1. Easier to Digest
While the fat content of goat and cow milk is similar, the fat globules in goat milk are smaller. That makes it easier for your body to digest. Once it reaches your stomach, the protein in goat’s milk forms a softer curd than cow milk . Only about 2 percent of goat’s milk is curd compared to about 10 percent in cow milk. This helps your body digest it with less irritation than cow’s milk.
Goat milk is also lower in lactose, or milk sugars, than cow milk. Because many people are lactose intolerant or have difficulty digesting the lactose in cow’s milk, goat’s milk can be a viable option.
2. Fewer Allergens and Less Inflammatory
Most people who are intolerant of cow milk are actually sensitive to one of the proteins found in it, A1 casein, and lack the ability to digest it. Additionally, cow milk is the No. 1 allergy among children and can persist throughout adulthood. That’s because it contains more than 20 different allergens (including A1 casein) that can cause allergic reactions. Cow milk allergy symptoms are often confused for seasonal allergy symptoms. It’s easy to see why. Cow’s milk allergy symptoms can range from hives and runny noses to abdominal cramping and colic in babies.
What’s the big deal with A1 casein? This protein is highly inflammatory for some people, and inflammation is at the root of most diseases. A1 casein can contribute to gastrointestinal issues like irritable bowel syndrome, Crohn’s, leaky gut and colitis. It also may play a role in several less obvious problems, such as acne, autoimmune diseases and skin issues like eczema.
While there are some cows who don’t produce A1 casein protein, namely Jersey and Guernsey cows, the majority of bovines in the U.S., Western Europe and Australia are Holstein and Fresian, both of which are A1 casein producers.
On the contrary, milk that contains mostly or exclusively A2 casein produces none of these inflammatory effects. Goat milk contains only A2 casein. That makes it, protein-wise, the closest milk to human breast milk. In fact, one study suggests that goat’s milk, when used as the first protein after breastfeeding, is less allergenic for babies than cow milk.
3. High in Calcium
While cow milk is often touted as one of the main foods high in calcium, there’s no need to worry about not getting enough of calcium when switching to goat milk. It’s actually even richer in the mineral. Goat’s milk contains about 33 percent of the daily recommended value in one cup versus 28 percent in cow milk.
Calcium is essential for many aspects of health. It’s especially important when it comes to bone health. In fact, over 99 percent of the calcium in your body is found in the bones and teeth. It helps boost bone mass and provides the tissue with its strength to maximize bone strength.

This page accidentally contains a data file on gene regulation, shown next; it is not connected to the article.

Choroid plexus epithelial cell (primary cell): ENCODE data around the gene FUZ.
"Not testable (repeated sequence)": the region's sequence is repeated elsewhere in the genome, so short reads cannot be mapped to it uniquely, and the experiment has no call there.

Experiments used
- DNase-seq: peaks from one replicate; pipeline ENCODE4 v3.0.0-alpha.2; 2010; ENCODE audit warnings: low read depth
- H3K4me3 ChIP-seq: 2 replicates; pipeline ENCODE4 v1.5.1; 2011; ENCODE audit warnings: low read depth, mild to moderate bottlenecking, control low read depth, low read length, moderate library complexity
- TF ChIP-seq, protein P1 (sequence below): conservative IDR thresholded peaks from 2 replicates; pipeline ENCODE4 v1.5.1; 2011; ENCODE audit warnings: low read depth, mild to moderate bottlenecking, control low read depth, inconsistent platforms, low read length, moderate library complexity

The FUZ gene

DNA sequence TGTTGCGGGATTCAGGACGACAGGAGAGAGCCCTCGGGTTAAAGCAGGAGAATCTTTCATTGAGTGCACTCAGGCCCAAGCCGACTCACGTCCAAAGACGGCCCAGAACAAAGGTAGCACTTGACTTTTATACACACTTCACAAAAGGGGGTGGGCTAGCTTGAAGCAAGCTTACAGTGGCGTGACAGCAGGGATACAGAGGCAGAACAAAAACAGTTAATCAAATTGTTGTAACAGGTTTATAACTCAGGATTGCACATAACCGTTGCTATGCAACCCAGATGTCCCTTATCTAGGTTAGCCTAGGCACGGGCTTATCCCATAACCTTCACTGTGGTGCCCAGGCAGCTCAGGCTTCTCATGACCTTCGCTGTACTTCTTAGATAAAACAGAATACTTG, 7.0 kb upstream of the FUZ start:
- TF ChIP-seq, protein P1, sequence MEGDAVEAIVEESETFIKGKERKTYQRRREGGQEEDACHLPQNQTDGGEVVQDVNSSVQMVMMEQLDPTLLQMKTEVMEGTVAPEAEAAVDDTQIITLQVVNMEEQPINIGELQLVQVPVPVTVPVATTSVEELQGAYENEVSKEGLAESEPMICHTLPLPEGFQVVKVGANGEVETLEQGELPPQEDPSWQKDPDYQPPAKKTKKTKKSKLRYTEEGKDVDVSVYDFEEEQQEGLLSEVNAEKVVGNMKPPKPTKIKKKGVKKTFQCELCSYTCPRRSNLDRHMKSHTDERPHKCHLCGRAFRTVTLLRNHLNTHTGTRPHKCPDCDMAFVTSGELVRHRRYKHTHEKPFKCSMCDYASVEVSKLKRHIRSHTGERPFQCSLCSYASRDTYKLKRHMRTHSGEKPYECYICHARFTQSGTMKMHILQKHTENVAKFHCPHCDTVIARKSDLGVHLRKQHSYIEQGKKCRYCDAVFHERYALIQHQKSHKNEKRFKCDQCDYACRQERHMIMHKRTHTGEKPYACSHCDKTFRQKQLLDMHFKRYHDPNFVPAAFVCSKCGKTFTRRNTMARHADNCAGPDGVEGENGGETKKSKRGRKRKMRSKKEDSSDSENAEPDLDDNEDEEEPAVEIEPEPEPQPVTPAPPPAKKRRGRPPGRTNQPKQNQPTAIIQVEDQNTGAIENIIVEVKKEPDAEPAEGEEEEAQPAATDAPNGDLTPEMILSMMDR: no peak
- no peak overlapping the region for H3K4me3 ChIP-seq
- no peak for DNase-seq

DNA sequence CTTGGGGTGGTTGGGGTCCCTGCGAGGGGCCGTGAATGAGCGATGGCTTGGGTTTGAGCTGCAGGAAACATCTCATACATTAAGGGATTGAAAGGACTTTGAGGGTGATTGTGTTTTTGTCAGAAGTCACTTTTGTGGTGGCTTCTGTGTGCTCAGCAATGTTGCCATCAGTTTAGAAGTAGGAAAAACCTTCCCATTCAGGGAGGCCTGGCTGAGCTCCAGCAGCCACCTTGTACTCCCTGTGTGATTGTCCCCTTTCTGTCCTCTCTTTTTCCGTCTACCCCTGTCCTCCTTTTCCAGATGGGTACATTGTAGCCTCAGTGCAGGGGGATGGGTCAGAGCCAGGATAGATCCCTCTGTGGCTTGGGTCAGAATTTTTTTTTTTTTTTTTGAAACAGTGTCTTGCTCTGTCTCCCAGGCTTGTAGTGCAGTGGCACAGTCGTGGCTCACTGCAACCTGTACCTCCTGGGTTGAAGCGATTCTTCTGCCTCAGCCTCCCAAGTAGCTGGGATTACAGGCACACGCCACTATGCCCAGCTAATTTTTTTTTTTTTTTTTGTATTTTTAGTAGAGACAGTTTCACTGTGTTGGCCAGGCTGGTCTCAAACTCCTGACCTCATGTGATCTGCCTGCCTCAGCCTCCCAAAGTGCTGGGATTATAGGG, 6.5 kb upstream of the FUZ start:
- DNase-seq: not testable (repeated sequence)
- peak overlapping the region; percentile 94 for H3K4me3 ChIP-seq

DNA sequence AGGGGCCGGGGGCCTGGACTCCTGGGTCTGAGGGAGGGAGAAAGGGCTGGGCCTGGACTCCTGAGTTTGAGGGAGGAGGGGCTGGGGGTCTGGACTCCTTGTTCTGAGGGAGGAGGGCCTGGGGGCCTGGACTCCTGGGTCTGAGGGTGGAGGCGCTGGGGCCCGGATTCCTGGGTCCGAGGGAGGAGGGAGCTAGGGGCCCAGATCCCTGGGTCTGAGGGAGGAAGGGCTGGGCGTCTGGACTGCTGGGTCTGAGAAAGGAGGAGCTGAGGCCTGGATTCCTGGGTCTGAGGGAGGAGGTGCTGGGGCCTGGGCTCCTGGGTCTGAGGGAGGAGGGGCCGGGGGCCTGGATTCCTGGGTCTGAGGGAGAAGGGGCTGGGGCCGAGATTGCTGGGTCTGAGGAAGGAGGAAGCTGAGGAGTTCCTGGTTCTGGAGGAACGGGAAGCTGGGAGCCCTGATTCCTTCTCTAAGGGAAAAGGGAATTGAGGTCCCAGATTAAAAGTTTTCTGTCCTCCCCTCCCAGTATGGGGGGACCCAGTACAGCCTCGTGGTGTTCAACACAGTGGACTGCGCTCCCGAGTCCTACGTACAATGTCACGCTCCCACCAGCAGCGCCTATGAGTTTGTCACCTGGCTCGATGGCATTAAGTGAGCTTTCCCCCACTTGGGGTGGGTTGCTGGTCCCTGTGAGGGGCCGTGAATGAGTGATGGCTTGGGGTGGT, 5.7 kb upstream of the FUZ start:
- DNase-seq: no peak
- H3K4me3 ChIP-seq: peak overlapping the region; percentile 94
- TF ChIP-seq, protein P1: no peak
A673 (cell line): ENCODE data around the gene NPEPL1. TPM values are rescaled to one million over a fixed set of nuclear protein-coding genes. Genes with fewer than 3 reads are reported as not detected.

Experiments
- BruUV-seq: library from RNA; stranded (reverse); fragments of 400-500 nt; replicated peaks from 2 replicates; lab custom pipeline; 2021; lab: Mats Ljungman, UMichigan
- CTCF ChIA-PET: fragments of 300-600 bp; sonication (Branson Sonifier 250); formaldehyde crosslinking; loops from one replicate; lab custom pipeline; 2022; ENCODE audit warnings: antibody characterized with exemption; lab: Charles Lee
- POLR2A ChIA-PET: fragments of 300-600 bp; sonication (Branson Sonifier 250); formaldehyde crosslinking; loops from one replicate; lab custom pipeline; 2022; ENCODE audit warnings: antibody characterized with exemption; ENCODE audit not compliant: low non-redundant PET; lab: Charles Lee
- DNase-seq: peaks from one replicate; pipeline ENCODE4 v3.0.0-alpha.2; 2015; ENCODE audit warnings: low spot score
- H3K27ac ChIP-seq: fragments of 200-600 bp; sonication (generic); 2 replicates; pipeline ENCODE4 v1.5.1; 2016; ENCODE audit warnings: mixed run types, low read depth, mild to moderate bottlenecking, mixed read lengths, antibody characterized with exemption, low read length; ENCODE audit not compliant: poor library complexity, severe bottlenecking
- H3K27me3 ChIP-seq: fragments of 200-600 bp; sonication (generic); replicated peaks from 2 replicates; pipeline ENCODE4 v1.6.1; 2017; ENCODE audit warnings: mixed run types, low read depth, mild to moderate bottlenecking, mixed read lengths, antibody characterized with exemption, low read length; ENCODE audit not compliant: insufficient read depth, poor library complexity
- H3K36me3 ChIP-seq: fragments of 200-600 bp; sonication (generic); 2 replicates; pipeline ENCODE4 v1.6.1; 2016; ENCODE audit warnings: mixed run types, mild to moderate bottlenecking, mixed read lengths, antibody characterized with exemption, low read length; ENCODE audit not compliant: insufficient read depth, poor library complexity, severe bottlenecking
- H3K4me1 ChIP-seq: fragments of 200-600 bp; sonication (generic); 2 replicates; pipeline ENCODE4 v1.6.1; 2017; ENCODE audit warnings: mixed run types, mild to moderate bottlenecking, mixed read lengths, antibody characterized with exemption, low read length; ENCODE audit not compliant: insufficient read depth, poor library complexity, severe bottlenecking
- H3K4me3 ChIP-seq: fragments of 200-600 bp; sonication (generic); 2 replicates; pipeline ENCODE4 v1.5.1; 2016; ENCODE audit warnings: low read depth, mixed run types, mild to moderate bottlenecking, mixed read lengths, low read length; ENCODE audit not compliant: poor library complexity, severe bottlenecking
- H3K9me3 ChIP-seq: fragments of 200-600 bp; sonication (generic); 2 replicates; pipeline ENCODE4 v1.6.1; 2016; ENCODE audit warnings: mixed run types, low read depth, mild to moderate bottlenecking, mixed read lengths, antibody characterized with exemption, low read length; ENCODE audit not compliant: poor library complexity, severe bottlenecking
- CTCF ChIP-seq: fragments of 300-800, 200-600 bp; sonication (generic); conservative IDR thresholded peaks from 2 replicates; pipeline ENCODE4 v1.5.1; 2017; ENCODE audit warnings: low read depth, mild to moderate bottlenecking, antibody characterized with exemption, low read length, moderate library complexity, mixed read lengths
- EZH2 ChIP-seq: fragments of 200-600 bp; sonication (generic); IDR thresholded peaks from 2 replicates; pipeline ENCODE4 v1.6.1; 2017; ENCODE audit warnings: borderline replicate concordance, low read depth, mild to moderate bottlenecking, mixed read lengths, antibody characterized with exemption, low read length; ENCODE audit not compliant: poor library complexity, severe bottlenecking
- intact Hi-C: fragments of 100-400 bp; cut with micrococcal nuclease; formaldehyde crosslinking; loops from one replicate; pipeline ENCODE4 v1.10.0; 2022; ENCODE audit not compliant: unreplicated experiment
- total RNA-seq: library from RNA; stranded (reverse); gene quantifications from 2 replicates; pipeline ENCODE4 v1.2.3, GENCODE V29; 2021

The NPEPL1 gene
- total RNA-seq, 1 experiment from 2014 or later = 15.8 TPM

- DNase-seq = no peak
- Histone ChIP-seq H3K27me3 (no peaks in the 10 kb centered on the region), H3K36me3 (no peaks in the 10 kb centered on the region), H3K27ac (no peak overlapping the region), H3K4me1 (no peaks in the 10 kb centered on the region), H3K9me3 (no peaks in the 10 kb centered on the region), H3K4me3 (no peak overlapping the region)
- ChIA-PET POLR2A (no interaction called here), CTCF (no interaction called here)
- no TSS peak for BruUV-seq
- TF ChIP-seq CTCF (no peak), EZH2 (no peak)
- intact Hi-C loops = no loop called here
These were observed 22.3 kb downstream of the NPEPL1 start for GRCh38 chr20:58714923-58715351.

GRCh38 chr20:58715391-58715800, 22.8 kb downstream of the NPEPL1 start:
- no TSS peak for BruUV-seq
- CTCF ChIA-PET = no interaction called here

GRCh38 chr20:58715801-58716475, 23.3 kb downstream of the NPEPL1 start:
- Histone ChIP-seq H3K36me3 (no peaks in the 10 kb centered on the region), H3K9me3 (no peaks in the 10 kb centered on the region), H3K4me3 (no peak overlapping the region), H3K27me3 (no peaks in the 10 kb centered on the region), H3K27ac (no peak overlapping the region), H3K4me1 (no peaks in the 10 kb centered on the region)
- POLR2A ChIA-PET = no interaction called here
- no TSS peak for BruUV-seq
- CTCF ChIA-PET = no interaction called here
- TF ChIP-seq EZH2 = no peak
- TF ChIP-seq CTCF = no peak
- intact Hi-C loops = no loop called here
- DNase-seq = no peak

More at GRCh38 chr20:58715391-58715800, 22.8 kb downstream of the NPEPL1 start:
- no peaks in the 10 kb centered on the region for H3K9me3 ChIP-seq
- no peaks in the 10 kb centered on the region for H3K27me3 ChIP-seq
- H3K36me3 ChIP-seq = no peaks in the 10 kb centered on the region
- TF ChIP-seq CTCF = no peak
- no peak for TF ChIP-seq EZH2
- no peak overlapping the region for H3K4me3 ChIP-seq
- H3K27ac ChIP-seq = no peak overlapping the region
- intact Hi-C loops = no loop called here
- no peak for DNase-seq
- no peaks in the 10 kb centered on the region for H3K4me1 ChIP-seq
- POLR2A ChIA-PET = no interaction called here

4. Helps Reduce Cholesterol Levels
One of the top goat milk benefits for men and women alike is its therapeutic effects on heart health. This is because goat’s milk has high levels of medium-chain fatty acids. In fact, there is about 30 percent to 35 percent as opposed to 15 percent to 20 percent of medium-chain fatty acids in cow milk. Instead of being stored as body fat, these fatty acids provide an energy boost help lower cholesterol. They can even help treat conditions like coronary heart disease and intestinal disorders.
But wait, there’s more! Goat milk also helps increase “good” cholesterol levels while reducing the bad ones. In fact, it’s got healing properties similar to olive oil and is recommended for keeping high cholesterol in check.
5. Promotes Glowing Skin
The fatty acids and triglycerides found in goat’s milk not only keep your insides running smoothly, but they help you look great on the outside, too. Their moisturizing qualities help keep skin baby soft. Goat’s milk also has high levels of vitamin A. Vitamin A can improve your complexion, fight acne and improve overall skin health. Meanwhile, the lactic acid found in goat milk helps rid your body of dead skin cells and promotes skin smoothness and thickness.
Because goat’s milk has a pH level similar to humans, it’s absorbed by the skin with less irritation and helps keep bacteria at bay (goodbye, pimples!). For this reason, many people often add goat milk lotion and goat milk soap into their natural skin care routines.
6. Enhances Nutrient Absorption
“Moo-ve” over, cows. While goat and cow milk might rank similarly for mineral content, goat’s milk might still be the winner.
That’s because early studies found that nutrients like iron, calcium, magnesium and phosphorous were more easily digested and used by the body in goat’s milk than cow’s milk. Because of the bioavailability of these minerals, goat milk also looks promising for treatment of nutritional deficiencies like anemia and bone demineralization. In addition, it can help address all-too-common iron deficiency and magnesium deficiency as well.
In fact, some researchers suggest that goat milk should be consumed regularly by individuals with malabsorption issues, anemia, osteoporosis or prolonged treatments with iron supplements.
Regularly consuming goat’s milk enhances the body’s ability to use iron. It also boosts regeneration of hemoglobin. Combined, this makes goat’s milk a safe and natural way to treat osteoporosis and combat anemia.